I'd heard there was 'nothing new' in Ron Howard's Beatles movie, and in the grand scheme of things this turned out to be true, though there's new concert footage and excellent bits with the fans. (Among other things, you'll see a tweenage Sigourney Weaver, up in the nosebleed seats at the Hollywood Bowl.) But forty-five minutes into the film, there's a striking set piece.

At an American press conference, a journalist asks the Beatles about an upcoming performance at a football stadium in Jacksonville, Florida: 'What about this comment that I heard concerning racial integration at various performances?'

'We don't like it if there's any segregation or anything, because it just seems mad to me,' Paul McCartney replies.

'Well, you're going to play Jacksonville Friday. Do you anticipate any kind of difference developing?'

'Well I don't know, really. That'd be a bit silly, to segregate people. ’Cause, you know, I mean – yeah, I just think it's stupid! You can't treat other people like animals!'

'That's the way we all feel,' the other Beatles chip in.

'That's the way we all feel, and a lot of people in England feel that way, you know, ’cause there's never any segregation in concerts in England and, in fact, if there was,' Paul says, with a sneer, 'we wouldn't play them, you know?'

The show's organisers relented. On 11 September 1964, the Beatles performed for an integrated audience in Jacksonville.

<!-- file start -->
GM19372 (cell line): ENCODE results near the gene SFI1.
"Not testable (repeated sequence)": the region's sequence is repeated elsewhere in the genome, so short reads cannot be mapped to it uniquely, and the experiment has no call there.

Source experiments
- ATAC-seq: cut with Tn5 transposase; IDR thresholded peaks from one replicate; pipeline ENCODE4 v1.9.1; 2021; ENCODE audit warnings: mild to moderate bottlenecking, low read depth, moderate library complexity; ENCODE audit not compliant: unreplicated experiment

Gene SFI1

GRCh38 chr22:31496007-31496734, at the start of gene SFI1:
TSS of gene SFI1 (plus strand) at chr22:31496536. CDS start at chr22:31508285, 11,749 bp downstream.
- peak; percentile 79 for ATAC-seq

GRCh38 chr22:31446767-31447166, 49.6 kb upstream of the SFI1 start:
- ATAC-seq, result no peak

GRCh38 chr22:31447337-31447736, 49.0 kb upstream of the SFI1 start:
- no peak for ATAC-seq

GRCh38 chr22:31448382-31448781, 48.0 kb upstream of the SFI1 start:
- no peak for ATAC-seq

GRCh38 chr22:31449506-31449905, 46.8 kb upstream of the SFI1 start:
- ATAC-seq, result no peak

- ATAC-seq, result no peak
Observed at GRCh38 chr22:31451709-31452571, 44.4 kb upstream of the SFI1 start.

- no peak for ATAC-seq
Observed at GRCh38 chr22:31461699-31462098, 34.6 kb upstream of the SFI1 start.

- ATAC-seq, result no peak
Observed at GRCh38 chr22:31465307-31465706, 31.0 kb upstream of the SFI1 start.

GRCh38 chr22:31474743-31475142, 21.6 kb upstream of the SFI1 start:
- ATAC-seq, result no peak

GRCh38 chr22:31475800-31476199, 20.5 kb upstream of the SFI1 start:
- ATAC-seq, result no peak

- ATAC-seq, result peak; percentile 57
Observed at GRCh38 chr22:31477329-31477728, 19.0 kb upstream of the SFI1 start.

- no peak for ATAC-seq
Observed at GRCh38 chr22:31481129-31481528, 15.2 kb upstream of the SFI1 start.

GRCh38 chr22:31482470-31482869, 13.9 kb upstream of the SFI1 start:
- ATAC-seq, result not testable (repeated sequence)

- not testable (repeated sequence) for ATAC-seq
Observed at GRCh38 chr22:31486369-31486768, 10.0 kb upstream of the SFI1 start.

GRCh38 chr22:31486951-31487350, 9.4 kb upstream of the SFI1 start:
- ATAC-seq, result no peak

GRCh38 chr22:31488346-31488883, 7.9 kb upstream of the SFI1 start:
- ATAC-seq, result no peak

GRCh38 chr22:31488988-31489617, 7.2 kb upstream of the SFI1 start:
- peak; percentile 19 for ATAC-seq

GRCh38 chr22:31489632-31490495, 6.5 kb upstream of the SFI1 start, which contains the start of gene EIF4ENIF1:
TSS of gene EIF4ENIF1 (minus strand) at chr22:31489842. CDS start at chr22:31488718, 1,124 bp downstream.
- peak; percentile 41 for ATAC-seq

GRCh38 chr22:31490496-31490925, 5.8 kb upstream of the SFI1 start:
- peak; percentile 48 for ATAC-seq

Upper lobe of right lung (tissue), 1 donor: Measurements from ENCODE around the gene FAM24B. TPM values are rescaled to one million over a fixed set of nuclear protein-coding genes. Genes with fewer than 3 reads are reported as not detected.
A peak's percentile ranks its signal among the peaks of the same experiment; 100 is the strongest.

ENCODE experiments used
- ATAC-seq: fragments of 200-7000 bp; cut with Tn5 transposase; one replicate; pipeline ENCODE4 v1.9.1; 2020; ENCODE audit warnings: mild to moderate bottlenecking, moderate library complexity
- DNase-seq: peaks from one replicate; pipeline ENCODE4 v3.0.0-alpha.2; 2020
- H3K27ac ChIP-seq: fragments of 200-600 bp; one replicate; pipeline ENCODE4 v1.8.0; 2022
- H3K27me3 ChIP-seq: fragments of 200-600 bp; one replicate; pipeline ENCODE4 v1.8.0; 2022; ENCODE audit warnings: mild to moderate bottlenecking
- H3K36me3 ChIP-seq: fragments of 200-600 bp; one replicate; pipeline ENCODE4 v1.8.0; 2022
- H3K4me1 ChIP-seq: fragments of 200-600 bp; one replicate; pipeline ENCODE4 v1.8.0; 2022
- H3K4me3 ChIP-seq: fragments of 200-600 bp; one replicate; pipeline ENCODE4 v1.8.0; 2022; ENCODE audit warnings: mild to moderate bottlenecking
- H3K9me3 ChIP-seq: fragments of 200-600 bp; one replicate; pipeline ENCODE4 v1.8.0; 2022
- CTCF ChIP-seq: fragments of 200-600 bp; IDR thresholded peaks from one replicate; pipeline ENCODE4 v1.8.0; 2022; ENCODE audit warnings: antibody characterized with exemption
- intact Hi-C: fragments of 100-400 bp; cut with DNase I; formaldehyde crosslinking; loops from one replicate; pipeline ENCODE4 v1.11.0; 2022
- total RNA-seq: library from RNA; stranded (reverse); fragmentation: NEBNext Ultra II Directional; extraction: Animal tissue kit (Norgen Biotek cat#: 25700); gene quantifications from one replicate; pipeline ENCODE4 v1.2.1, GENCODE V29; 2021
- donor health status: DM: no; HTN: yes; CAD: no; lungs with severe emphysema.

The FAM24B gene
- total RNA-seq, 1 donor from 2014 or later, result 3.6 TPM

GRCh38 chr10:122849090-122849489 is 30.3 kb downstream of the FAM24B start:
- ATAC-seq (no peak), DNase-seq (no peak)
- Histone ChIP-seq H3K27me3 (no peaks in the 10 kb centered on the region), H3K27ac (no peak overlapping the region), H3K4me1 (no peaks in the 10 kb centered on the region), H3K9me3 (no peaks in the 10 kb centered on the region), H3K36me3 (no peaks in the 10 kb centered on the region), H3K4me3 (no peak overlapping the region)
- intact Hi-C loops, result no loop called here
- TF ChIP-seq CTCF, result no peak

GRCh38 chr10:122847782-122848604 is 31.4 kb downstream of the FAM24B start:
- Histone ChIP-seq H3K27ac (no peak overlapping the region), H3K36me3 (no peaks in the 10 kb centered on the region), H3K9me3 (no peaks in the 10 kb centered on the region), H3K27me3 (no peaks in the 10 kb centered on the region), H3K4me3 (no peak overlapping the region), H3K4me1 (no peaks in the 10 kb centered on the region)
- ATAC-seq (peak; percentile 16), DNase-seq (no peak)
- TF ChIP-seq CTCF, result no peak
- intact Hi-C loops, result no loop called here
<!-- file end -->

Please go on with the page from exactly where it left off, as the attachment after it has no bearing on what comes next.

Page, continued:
Recalling the incident the other week, while promoting Howard's film on American television, McCartney said:

Brian Epstein, our manager, would have just said: 'Oh, you know, and this show is segregated.' We thought he was joking … We actually put it in the contract. It wasn't a big political gesture. It's just instinct that, you know: why shouldn't black and white people be together? It wasn't political to us. It was just like, 'Haha. No. We're not doing it.'

It was, of course, a political gesture. Howard's film tells us, matter-of-factly, that as a result, stadiums across the South were integrated. Maybe so. The Civil Rights Act passed earlier that summer would have already mandated it, but as Jacksonville showed, Southern concert promoters were in no rush to comply. The Beatles themselves never made a big deal out of the Jacksonville show. The officially sanctioned Beatles Anthology quotes John Lennon: 'We had a marvellous time water-skiing in Florida.' It's the only time, for all of 1964, that Florida's mentioned.